Earlier this June, a group of SUSS full-time students embarked on a service-learning trip to Lombok, Indonesia, in a bid to help nature through ecological restoration. David Cho, a Year 2 Bachelor of Science in Business Analytics with Minor student, who was also the Secretary of Youth Expedition Project (YEP) CREST Lombok, documented their 15-day journey. Read more below.
I was one of two secretaries assisting the team leader in handling pre-trip documentation for Project CREST (Lombok), as well as assisting in organising and ensuring a smooth flow of events during the course of the project. We were blessed to have IUVA Global come along with us to ensure that our trip was smooth and enriching.
The first segment of the trip was at Labuan Pandan, east Lombok. It was here that we worked with Komunitas Pemuda Labuan Pandan Kreatif (KOMPAK) to focus on coastal habitat restoration in the local mangrove and coral reef ecosystem. The students were split into groups of two or three, and assigned to a homestay. The first four days were spent preparing concrete blocks that were to be used for coral transplantation, Bahasa Indonesia lessons from the locals, mangrove nursery work and financial literacy workshops conducted by our students.
Up next was a three-days two-nights stayover at Gili Petagan, an uninhabited island. The main focus here was to plant a new patch of mangrove seedlings as well as transplant corals on the seabed. To end off this segment in Labuan Pandan, the students cooked a local dish, "orh nee", for our Indonesian counterparts, and also helped in preparing the final dinner with our hosts.
The next segment of the trip had us travel westward to Sembalun, a village in central Lombok. We met up with Komunitas Bajang Sembalun Kreatif (KBSK), a social enterprise that runs Sekolah Alam Rinjani (SAR), a nature school. The main focus in Sembalun was to impart basic management theories in terms of operations management.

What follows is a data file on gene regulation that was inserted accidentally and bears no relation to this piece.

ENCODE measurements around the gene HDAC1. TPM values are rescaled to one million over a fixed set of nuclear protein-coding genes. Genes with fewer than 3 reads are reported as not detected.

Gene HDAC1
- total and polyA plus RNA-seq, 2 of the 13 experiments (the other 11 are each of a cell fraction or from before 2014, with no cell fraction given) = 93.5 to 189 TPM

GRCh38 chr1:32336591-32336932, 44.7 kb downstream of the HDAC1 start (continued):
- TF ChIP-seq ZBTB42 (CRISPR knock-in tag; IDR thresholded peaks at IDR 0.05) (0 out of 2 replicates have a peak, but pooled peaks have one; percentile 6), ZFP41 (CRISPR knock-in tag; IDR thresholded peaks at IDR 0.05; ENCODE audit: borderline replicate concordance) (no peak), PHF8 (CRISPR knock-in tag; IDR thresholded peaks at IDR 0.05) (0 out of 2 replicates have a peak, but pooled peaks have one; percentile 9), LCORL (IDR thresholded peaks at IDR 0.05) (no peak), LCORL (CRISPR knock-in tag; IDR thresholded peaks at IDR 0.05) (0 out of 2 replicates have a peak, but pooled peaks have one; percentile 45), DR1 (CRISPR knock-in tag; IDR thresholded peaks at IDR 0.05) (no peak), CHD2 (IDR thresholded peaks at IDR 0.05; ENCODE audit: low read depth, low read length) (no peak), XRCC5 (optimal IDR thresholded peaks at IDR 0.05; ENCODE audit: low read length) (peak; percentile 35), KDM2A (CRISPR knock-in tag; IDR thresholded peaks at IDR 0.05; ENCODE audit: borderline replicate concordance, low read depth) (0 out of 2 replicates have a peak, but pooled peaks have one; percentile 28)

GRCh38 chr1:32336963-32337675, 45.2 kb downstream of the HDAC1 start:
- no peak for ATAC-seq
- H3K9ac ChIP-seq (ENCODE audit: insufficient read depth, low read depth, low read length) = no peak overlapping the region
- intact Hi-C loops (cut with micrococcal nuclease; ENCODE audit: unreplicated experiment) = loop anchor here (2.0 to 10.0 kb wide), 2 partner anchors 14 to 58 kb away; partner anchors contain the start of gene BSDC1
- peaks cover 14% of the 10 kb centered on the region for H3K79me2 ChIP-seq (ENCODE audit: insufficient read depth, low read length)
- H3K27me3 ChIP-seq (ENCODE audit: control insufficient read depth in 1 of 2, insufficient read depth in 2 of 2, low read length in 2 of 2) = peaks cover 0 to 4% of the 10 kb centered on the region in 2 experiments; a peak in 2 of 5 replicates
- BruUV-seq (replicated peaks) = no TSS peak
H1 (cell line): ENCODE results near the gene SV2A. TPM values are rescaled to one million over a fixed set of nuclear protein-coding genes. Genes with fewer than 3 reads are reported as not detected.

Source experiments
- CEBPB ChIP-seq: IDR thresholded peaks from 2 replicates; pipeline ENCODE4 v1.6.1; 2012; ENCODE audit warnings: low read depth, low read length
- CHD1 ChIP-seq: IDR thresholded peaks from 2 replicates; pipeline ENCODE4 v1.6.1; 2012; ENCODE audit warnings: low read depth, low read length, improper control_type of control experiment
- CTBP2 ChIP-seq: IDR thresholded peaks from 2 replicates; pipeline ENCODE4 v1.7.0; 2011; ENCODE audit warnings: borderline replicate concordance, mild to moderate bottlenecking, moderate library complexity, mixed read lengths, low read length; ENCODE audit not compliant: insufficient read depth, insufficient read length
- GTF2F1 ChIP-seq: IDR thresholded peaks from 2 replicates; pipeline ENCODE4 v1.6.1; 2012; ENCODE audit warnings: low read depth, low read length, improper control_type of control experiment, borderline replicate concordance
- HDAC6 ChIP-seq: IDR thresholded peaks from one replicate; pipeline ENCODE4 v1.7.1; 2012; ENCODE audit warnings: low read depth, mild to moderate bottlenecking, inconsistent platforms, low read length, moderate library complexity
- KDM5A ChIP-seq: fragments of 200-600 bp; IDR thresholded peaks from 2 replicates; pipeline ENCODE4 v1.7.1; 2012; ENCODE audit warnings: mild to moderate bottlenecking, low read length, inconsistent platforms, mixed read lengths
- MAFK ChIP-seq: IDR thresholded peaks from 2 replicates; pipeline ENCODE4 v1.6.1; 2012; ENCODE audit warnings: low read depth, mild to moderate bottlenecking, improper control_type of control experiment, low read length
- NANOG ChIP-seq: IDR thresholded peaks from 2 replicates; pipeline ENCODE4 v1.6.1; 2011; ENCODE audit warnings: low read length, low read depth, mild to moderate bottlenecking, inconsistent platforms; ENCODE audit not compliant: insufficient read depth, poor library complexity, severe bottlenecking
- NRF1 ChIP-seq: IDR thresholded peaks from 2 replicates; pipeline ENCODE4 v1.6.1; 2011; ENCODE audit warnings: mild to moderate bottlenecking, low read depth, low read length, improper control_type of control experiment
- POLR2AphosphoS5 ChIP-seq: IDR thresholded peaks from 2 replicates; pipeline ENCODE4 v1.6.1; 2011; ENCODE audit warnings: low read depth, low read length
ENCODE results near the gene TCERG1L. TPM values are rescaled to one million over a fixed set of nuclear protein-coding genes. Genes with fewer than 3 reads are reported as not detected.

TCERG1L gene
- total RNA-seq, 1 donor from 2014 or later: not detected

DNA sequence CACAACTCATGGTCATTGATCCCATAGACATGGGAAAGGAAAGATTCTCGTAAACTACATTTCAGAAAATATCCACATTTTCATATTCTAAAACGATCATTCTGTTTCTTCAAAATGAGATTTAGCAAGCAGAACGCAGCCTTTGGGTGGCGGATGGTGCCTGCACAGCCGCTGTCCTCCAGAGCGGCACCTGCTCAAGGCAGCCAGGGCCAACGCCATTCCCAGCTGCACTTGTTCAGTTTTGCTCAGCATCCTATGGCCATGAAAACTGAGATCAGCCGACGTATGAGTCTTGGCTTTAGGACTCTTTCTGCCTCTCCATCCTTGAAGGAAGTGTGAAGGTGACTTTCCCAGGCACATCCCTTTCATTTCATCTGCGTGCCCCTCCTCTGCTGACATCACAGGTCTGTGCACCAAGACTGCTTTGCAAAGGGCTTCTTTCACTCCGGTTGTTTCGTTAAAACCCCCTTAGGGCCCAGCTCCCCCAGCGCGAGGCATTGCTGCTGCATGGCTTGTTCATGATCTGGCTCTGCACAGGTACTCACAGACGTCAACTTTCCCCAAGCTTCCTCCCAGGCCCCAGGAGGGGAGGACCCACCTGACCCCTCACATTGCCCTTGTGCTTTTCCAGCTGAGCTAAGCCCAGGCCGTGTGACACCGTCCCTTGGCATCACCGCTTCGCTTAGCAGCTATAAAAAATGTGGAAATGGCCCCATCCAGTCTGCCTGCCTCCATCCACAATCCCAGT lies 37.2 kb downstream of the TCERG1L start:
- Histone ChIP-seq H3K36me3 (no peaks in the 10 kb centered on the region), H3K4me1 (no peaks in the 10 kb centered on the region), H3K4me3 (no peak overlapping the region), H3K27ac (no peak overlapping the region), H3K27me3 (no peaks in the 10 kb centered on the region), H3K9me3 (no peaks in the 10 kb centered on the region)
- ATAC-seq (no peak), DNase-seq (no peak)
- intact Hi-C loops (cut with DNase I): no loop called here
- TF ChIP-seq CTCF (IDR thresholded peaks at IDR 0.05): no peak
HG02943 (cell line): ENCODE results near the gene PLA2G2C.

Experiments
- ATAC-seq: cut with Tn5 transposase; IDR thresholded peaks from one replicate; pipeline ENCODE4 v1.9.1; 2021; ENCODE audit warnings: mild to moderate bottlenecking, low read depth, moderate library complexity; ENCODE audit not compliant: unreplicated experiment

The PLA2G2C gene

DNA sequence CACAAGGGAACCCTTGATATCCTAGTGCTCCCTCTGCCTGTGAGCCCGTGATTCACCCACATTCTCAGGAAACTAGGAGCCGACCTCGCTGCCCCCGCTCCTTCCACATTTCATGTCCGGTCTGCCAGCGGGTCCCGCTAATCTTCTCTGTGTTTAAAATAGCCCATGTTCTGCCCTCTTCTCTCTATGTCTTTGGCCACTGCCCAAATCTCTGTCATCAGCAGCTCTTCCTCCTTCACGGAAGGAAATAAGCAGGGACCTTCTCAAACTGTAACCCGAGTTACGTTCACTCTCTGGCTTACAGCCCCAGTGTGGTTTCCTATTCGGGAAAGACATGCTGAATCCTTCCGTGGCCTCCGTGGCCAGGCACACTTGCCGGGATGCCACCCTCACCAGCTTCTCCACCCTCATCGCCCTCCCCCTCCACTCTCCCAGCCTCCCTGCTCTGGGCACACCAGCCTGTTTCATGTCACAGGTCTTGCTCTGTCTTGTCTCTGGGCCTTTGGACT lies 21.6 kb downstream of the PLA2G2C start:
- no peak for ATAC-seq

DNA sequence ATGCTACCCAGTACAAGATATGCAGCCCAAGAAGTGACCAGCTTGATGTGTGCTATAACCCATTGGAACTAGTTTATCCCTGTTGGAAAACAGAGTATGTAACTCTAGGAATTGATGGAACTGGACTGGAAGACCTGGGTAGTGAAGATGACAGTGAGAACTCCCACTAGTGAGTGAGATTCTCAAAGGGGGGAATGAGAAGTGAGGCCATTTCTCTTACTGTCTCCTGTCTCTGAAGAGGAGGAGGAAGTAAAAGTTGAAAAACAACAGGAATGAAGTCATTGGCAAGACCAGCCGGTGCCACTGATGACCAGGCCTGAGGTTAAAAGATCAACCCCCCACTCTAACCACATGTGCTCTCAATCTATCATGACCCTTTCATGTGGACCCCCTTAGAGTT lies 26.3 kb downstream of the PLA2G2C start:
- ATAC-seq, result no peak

The most impactful activity was witnessing a healthy coral ecosystem - the result of transplantation done by previous groups. Before I went for the trip, I was skeptical about the effect that a small student group could bring to the coastal habitat. But after seeing the dense corals that were planted by previous students teeming with sea life, it cemented my faith in what we were striving to achieve.
The immediate priority would be to participate in local environment sustainability projects like WILDSxMarines Singapore, where we will work with NParks on mangrove reforestation efforts in Sungei Buloh Wetland Reserve.
The long-term plan would be to recruit like-minded students and active volunteers to sustain Project CREST (Lombok) in the foreseeable future. The key to environmental sustainability is being consistent in our efforts. Once we build that consistency, we can start diversifying into other areas of environment sustainability.